Sunday, August 9, 2009

Captain Renault: I'm shocked, shocked to find that gambling is going on in here!

[Dr. David Polly bills Medtronic for impartial review...]

From the Pioneer Press:

Doctors and health care industry consulting: Ethicists prescribe reform

University of Minnesota expert billed Medtronic for impartial review

Back in 2005, Dr. David Polly participated in a review of a new technology in spine surgery by an influential nonprofit group.

After he concluded the work, the University of Minnesota expert submitted a bill for some of his time to Fridley-based Medtronic.

Four years later, leaders of the nonprofit group — the Bloomington-based Institute for Clinical Systems, or ICSI — say they wouldn't have let Polly participate in the review had they known about the billing arrangement. Technology reviews by ICSI are supposed to be impartial, they say, and a Medtronic device was among those being evaluated.

"I was shocked," said John Sakowski, the chief operating officer at ICSI, who learned of Polly's bill with the recent release of Polly's records by Sen. Charles Grassley, R-Iowa.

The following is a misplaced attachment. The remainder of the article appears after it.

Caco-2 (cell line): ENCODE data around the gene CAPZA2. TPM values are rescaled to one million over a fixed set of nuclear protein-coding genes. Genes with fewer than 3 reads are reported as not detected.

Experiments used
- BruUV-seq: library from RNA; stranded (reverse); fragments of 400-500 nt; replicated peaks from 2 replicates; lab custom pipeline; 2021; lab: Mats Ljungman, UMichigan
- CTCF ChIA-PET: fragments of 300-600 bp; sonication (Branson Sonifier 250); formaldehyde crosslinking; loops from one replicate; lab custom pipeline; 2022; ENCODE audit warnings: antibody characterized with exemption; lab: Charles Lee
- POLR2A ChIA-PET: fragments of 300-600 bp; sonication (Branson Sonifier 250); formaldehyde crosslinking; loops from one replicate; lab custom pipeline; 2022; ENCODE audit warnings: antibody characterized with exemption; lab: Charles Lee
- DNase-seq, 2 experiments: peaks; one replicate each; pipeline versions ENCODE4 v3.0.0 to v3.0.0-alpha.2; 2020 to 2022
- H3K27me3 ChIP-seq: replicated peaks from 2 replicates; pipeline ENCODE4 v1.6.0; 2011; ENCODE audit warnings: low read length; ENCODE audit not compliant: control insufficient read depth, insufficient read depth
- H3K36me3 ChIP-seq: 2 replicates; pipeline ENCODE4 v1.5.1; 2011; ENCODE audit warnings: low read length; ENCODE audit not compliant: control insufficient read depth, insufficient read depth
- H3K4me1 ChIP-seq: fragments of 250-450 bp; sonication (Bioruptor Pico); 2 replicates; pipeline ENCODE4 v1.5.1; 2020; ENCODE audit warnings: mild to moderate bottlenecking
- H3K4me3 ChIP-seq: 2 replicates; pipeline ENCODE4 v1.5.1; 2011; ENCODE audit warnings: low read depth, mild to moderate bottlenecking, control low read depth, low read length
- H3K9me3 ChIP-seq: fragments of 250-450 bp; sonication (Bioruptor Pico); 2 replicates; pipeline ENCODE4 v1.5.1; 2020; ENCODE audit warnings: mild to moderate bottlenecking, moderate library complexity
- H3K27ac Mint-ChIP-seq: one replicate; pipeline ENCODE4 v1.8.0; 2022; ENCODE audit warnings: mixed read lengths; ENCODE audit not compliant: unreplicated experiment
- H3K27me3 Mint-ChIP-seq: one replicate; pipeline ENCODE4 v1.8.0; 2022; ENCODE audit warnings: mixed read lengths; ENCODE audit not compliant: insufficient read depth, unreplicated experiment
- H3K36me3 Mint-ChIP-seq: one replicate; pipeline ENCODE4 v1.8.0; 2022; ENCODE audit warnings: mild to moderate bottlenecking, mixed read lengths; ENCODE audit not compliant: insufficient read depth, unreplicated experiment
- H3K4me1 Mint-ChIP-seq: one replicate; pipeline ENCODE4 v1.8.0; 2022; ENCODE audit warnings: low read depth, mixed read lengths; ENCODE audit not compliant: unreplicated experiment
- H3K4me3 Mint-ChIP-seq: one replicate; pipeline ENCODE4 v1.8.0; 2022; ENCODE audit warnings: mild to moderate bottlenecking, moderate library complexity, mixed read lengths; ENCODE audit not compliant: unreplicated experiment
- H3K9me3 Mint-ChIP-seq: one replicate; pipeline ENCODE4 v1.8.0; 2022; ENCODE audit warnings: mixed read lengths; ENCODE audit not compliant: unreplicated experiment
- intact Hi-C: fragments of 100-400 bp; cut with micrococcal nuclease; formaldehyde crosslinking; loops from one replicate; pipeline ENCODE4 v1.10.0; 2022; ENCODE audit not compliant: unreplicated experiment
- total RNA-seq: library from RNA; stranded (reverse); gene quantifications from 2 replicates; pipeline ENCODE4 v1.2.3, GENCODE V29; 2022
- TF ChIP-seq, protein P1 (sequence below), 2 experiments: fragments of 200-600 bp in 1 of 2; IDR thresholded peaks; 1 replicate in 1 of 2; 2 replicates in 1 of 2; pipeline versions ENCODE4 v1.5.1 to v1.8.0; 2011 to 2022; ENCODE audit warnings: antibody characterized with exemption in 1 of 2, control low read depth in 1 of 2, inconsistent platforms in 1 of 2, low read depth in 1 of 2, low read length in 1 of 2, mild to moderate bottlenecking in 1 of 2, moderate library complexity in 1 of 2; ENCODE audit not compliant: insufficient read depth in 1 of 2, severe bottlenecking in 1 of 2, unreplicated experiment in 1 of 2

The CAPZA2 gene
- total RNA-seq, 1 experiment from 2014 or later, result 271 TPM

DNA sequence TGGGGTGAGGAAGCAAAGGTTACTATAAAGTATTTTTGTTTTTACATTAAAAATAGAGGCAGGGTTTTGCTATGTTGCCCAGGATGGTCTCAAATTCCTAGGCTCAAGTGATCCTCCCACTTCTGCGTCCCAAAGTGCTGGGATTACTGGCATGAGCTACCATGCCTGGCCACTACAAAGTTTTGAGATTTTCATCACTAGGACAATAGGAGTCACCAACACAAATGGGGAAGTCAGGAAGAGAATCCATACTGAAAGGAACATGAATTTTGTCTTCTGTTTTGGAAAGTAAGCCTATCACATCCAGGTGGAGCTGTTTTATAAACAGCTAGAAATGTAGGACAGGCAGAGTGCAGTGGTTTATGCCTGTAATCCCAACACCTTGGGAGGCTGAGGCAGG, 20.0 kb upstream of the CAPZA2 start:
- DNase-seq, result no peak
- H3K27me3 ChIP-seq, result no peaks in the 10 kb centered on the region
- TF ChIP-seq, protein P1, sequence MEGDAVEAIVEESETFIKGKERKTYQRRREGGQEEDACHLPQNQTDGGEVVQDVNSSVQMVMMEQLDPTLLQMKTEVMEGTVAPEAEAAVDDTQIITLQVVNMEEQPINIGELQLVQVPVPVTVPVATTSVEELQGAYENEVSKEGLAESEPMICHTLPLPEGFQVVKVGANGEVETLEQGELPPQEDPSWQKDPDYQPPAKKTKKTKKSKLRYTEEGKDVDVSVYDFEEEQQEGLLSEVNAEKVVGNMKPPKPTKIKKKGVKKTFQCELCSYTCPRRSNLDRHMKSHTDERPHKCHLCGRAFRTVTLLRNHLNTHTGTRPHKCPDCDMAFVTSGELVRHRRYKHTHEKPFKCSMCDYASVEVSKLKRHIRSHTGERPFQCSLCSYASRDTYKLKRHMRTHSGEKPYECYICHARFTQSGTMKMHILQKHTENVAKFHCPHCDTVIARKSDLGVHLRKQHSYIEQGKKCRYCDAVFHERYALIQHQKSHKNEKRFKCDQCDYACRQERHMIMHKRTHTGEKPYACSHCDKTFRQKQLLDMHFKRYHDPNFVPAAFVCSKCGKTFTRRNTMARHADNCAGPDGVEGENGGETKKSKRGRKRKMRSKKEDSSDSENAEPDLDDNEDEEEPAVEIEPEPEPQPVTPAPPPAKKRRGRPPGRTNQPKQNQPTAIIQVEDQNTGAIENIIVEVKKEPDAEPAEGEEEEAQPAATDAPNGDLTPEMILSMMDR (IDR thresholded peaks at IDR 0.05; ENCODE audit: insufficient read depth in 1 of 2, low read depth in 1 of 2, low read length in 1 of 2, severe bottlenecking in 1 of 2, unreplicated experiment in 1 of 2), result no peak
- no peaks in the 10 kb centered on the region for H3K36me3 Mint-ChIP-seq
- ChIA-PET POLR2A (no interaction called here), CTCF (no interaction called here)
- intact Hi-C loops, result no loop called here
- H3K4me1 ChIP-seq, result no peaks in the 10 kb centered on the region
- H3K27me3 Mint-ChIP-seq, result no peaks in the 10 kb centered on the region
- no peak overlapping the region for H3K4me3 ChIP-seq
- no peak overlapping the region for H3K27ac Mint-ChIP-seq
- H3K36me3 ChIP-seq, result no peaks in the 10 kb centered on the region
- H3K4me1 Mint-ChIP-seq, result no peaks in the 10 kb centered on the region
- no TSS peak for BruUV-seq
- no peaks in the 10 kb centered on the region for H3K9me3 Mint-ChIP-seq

Medical ethicists say they have questions about how both ICSI and Polly acted during the episode, but they conclude that the moral of the story goes to a much broader point: Disclosure requirements throughout the health care industry have been woefully lacking.

"More independent control of financial relations is needed, clear conflict-of-interest rules are needed, and investigators have to receive proper education about conflicts of interest," said Trudo Lemmens, a medical ethicist at the University of Toronto.

Polly worked for 2 1/2 hours at a work group meeting July 26, 2005, according to Grassley's records, and billed Medtronic for $1,250.

In an interview, Polly said he billed Medtronic for the time because the company wanted to learn from him how technology-assessment groups were analyzing data about spine technology under review — artificial discs for use in the lumbar spine.

"The nonprofit made a mistake, although it's a common one," said Dr. Adriane Fugh-Berman, a medical ethicist at Georgetown University. "They asked someone with a financial interest to assess a therapy objectively."

"Being paid by a device company for attending a meeting in which one of its products is being discussed seems to me a clear example of a situation that under standard conflict-of-interest guidelines has to be disclosed," Lemmens said.

"If the not-for-profit organization requested disclosure of 'consulting relations,' it seems to me clear that it expected, back in 2005 or even much earlier, to be informed of the fact that an expert was being paid by a company for attending the meeting in which its products are being discussed," he added.

But Polly said such judgments were not so clear at the time and still are a matter of some debate.

"People can have legitimate differences of opinion on this," he said last week. "I complied with all disclosure requests asked of me."

No comments: